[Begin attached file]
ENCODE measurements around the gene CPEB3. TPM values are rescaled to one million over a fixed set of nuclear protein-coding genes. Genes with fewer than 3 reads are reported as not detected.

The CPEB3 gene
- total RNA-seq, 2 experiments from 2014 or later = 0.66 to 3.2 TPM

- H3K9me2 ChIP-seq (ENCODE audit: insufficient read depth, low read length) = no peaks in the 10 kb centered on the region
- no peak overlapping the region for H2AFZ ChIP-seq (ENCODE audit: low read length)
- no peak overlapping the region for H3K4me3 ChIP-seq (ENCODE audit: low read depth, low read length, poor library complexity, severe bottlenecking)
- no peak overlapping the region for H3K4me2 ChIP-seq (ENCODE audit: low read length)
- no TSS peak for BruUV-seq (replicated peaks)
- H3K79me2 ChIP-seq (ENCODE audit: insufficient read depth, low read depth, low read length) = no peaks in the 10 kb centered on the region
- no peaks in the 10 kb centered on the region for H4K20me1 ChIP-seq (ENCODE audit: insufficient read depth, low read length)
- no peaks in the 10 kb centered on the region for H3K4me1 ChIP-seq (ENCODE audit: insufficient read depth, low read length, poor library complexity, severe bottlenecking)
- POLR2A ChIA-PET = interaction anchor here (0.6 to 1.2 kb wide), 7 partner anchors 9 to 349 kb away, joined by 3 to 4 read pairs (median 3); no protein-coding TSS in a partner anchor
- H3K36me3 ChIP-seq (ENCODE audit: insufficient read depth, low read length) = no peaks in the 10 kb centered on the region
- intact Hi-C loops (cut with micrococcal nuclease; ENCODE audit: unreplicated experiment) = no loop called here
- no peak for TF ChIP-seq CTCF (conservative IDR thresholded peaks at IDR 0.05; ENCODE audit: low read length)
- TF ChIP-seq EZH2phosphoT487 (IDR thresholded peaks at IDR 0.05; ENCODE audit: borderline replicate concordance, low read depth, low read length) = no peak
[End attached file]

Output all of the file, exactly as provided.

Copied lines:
ENCODE measurements around the gene CPEB3. TPM values are rescaled to one million over a fixed set of nuclear protein-coding genes. Genes with fewer than 3 reads are reported as not detected.

The CPEB3 gene
- total RNA-seq, 2 experiments from 2014 or later = 0.66 to 3.2 TPM

- H3K9me2 ChIP-seq (ENCODE audit: insufficient read depth, low read length) = no peaks in the 10 kb centered on the region
- no peak overlapping the region for H2AFZ ChIP-seq (ENCODE audit: low read length)
- no peak overlapping the region for H3K4me3 ChIP-seq (ENCODE audit: low read depth, low read length, poor library complexity, severe bottlenecking)
- no peak overlapping the region for H3K4me2 ChIP-seq (ENCODE audit: low read length)
- no TSS peak for BruUV-seq (replicated peaks)
- H3K79me2 ChIP-seq (ENCODE audit: insufficient read depth, low read depth, low read length) = no peaks in the 10 kb centered on the region
- no peaks in the 10 kb centered on the region for H4K20me1 ChIP-seq (ENCODE audit: insufficient read depth, low read length)
- no peaks in the 10 kb centered on the region for H3K4me1 ChIP-seq (ENCODE audit: insufficient read depth, low read length, poor library complexity, severe bottlenecking)
- POLR2A ChIA-PET = interaction anchor here (0.6 to 1.2 kb wide), 7 partner anchors 9 to 349 kb away, joined by 3 to 4 read pairs (median 3); no protein-coding TSS in a partner anchor
- H3K36me3 ChIP-seq (ENCODE audit: insufficient read depth, low read length) = no peaks in the 10 kb centered on the region
- intact Hi-C loops (cut with micrococcal nuclease; ENCODE audit: unreplicated experiment) = no loop called here
- no peak for TF ChIP-seq CTCF (conservative IDR thresholded peaks at IDR 0.05; ENCODE audit: low read length)
- TF ChIP-seq EZH2phosphoT487 (IDR thresholded peaks at IDR 0.05; ENCODE audit: borderline replicate concordance, low read depth, low read length) = no peak